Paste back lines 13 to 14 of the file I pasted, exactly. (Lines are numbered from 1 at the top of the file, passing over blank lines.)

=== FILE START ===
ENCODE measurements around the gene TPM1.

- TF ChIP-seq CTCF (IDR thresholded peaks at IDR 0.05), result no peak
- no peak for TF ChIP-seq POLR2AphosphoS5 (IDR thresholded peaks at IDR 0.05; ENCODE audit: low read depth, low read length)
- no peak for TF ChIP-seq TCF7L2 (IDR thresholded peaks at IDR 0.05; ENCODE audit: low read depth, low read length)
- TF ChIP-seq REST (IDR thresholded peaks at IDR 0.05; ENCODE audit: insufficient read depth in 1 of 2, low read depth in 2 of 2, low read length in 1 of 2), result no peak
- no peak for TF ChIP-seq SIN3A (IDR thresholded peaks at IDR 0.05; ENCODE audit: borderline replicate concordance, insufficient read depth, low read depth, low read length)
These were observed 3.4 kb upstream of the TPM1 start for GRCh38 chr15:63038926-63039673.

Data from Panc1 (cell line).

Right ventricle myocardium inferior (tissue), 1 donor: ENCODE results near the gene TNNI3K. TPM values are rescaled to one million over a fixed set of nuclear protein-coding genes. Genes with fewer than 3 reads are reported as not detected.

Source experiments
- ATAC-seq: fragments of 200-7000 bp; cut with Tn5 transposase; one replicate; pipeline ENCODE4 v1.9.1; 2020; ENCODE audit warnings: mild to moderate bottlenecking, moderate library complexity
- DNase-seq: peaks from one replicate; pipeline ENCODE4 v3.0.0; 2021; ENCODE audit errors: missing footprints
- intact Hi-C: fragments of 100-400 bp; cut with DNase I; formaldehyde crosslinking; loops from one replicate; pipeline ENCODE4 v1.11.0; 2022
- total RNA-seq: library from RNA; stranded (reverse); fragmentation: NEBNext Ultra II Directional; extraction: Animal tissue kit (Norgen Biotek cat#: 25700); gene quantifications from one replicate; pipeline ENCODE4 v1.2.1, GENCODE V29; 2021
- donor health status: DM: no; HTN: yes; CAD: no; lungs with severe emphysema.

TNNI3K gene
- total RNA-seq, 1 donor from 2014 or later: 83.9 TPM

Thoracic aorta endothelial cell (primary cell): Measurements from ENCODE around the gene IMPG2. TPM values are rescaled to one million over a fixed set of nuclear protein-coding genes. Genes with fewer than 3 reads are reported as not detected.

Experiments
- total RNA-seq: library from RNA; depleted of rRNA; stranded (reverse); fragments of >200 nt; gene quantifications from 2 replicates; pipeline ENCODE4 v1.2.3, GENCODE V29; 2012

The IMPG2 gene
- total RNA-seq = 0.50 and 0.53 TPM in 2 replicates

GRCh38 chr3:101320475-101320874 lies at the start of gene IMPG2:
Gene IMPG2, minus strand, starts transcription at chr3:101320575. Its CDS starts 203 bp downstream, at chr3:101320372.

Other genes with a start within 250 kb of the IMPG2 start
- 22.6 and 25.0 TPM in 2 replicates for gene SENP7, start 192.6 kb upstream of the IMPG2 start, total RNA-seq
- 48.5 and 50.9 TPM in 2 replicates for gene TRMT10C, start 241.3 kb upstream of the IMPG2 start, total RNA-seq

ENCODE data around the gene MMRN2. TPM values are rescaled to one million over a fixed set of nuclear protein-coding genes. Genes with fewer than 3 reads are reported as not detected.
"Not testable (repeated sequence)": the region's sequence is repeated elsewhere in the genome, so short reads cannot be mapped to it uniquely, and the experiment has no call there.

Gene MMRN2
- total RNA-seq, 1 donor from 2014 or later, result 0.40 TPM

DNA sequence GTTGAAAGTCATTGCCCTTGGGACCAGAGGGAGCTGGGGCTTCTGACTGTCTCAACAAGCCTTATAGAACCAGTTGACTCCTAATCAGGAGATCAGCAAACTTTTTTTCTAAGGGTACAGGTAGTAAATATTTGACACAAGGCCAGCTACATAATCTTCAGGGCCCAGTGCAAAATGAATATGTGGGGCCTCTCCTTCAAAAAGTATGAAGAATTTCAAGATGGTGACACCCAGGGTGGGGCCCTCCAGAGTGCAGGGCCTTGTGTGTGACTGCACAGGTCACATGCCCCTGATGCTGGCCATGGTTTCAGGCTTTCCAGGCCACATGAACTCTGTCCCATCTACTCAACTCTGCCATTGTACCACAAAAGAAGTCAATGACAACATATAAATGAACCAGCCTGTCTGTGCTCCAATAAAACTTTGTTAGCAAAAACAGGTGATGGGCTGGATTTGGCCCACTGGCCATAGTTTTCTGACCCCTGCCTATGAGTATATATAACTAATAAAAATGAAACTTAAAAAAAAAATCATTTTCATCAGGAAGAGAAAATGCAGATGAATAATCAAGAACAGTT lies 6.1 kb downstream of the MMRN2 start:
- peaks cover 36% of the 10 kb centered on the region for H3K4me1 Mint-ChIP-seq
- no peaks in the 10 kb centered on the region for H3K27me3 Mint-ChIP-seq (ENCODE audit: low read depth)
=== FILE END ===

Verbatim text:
- intact Hi-C: fragments of 100-400 bp; cut with DNase I; formaldehyde crosslinking; loops from one replicate; pipeline ENCODE4 v1.11.0; 2022
- total RNA-seq: library from RNA; stranded (reverse); fragmentation: NEBNext Ultra II Directional; extraction: Animal tissue kit (Norgen Biotek cat#: 25700); gene quantifications from one replicate; pipeline ENCODE4 v1.2.1, GENCODE V29; 2021